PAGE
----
Curvature Continuity

Mark Stanton writes on Apple's corner design: might look at Apple’s icons and think that they’re just a rounded square or a ‘roundrect’. If you’ve been designing icons, you know that they’re something different and may have heard the word squircle used (mathematical intermediate of a square and a circle). And if you’re an Industrial Designer, you recognize this as a core signature of their hardware products.Ever since iOS 7, app icons went from being rounded squares to something more complex and refined. While everyone gets that Apple pays attention to the most minute details, not everyone sees the obvious logic behind this seemingly small change.


I’ve now spent 24 hours with the iPad. Everyone keeps asking what I think of it, so I’m formalizing my thoughts and posting them here:

The device:

It’s pretty. This is no shock, coming from Apple, though I do find myself impressed with the quality of the display every time I fire it up.

The battery is good. Pogue said 12 hours of straight video play. Haven’t tried that myself but at the rate things are going, I’d believe it.

Downside: it does not charge when plugged into my mac (older machine) and the cord isn’t really long enough to plug into wall and continue playing with it, so you do have to take a break when you want to charge it. Fortunately the battery seems good enough that that shouldn’t be a problem.

The thing is heavier than a kindle and holding it for a while, while not painful, can get awkward. I got a case. I’d recommend it.

The content:

The Apple apps (mail, calendar, etc) are top notch. They feel like they are the full incarnation of what the iPhone version wanted to be. Disappointingly, Apple does not provide a native chat application (still) which feels like a missed opportunity for the device – perhaps that will come in the next OS.

The third party apps I’ve tried so far are also quite impressive. There does seem to be a thinness around the offerings at the moment though, particularly among the free ones. Also, there is no Facebook app, which seems weird to me. I’ve been much less active on Facebook because of that.

File handling is an annoyance. I can’t download a PDF from the web to view later (I can bookmark it and view it in safari – but there is no way to get the file in an offline state – and no way to mark up the PDF unless it’s imported into Pages – which I can only do if I email myself). Access to Mobile Me iDisk (available on the iPhone) is also noticeably absent.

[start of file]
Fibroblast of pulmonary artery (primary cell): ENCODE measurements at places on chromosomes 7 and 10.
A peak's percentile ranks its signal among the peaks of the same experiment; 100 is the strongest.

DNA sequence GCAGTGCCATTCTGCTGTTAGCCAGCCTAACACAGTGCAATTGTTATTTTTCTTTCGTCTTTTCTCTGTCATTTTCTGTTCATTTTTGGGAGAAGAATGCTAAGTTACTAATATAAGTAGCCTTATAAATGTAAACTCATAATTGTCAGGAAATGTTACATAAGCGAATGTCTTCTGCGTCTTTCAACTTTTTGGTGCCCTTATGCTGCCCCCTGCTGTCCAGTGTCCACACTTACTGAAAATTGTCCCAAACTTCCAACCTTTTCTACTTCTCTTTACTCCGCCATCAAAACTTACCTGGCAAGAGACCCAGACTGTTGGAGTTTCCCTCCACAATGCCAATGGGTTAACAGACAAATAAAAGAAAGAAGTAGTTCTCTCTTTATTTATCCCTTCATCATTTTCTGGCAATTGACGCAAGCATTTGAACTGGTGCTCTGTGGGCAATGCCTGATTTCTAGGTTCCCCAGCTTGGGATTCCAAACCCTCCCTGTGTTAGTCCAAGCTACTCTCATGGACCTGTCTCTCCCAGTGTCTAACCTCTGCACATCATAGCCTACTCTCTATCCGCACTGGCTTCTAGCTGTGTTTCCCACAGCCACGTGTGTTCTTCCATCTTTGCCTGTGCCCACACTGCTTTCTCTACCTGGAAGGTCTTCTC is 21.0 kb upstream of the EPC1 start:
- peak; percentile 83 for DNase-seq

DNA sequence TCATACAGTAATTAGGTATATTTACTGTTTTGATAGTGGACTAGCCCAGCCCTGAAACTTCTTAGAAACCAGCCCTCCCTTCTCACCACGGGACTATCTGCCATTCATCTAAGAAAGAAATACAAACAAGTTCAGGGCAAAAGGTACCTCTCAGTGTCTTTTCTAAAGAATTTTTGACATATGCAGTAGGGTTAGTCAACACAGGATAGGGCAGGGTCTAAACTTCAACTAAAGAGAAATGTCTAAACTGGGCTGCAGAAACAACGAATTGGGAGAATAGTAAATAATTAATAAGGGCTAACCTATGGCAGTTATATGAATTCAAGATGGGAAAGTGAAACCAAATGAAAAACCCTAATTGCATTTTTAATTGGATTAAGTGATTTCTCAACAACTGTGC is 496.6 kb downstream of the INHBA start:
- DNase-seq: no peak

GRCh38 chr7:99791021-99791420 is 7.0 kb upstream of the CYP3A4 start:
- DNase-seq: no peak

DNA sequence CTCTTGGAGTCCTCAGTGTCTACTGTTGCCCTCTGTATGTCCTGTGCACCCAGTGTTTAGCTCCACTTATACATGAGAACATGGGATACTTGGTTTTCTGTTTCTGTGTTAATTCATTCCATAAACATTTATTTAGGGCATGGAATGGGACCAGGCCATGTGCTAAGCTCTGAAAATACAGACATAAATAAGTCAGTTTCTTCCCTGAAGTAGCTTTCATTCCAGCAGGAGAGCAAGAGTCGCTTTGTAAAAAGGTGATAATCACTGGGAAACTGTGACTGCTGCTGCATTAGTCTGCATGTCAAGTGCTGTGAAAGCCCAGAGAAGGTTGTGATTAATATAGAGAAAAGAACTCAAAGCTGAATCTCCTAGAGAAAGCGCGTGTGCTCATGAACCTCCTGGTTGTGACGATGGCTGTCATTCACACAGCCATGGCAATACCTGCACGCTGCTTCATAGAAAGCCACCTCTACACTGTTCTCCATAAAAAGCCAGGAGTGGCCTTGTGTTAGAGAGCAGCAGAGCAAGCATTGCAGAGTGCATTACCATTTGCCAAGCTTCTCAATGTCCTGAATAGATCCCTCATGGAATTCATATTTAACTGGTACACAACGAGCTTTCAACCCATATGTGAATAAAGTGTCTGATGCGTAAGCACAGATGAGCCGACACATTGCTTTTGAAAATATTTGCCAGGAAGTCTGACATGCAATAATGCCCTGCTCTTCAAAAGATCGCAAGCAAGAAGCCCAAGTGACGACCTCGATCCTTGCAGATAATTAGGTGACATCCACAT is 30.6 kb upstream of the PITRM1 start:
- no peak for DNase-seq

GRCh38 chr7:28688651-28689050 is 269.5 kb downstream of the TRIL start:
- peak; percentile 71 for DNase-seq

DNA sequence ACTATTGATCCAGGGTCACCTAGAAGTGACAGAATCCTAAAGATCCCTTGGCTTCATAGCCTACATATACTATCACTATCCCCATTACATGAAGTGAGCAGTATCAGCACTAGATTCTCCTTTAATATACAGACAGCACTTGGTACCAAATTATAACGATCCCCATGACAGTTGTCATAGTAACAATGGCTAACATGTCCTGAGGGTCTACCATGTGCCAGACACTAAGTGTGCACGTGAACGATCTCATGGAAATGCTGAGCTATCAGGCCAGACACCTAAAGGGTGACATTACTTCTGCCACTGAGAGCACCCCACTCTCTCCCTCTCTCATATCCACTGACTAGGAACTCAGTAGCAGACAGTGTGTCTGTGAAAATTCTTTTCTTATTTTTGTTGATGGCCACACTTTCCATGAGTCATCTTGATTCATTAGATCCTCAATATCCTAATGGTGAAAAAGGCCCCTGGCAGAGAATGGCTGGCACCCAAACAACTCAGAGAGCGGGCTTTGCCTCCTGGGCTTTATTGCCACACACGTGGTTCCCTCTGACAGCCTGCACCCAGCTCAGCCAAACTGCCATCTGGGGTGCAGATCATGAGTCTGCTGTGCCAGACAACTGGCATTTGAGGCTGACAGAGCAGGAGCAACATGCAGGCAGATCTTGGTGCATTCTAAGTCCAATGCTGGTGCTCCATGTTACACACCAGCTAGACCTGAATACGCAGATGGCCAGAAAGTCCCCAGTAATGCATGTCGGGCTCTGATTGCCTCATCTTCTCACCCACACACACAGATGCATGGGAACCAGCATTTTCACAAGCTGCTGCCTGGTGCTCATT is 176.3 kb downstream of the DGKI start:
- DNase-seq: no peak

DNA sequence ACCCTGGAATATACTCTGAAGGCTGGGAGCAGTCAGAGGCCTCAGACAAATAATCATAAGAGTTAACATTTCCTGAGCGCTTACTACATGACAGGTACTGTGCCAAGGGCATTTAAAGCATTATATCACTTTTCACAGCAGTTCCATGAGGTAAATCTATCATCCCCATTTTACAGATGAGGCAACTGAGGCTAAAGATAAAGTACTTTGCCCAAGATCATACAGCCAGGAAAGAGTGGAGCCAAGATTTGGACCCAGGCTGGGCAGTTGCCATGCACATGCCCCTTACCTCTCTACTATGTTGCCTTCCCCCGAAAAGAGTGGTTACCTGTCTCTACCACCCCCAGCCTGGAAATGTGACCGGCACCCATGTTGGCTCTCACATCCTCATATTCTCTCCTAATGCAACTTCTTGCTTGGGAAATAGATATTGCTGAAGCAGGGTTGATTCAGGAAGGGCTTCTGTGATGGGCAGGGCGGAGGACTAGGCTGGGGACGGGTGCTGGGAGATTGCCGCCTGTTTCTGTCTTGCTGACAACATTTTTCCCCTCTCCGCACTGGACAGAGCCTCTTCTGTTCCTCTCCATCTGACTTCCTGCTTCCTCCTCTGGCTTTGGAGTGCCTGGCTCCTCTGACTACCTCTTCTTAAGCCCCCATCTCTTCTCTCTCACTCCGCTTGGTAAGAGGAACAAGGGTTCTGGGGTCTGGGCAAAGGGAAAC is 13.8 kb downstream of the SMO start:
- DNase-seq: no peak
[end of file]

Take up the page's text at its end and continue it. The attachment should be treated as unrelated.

One would presume the apps will catch up as they begin approving in the iTunes Store again this week.

The experience:

The thing moves fast. I imagine that the next iPhone will also process this quickly and finally we will have a powerful smartphone instead of just a smartphone. The apps all load quickly, video runs beautifully, the speaker is good enough quality to watch tv shows with.

Most importantly though, is the lack of multitasking. This will upset power users, but I found myself consistently more relaxed as I was doing only one thing at a time instead of the usual 4 or 5. I wonder if this will help combat ADD overall – I doubt it.

(I should also add, that while typing is obviously not as good as with a keyboard, it is lightyears better than with the iPhone. I can type at near keyboard pace on the iPad screen.)

So what?

Ya, I agree with the sentiment that this device is more about consuming than creating. But I’m okay with that. It’s been a pleasure to consume with it so far and I do now understand the middle zone between the phone and the laptop that this device will serve – I was skeptical about it before.

The verdict: if you like toys and consume a lot of media, it’s worth the add. But yes, there will likely be a slightly cheaper, better one in 12 months. (That said, this does not seem to suffer from the bugginess or rough first outing effects that iPhone 1 did – so don’t make that the excuse.) I like mine, and it’s been an excellent couch companion for the past day.

This post was written from the iPad.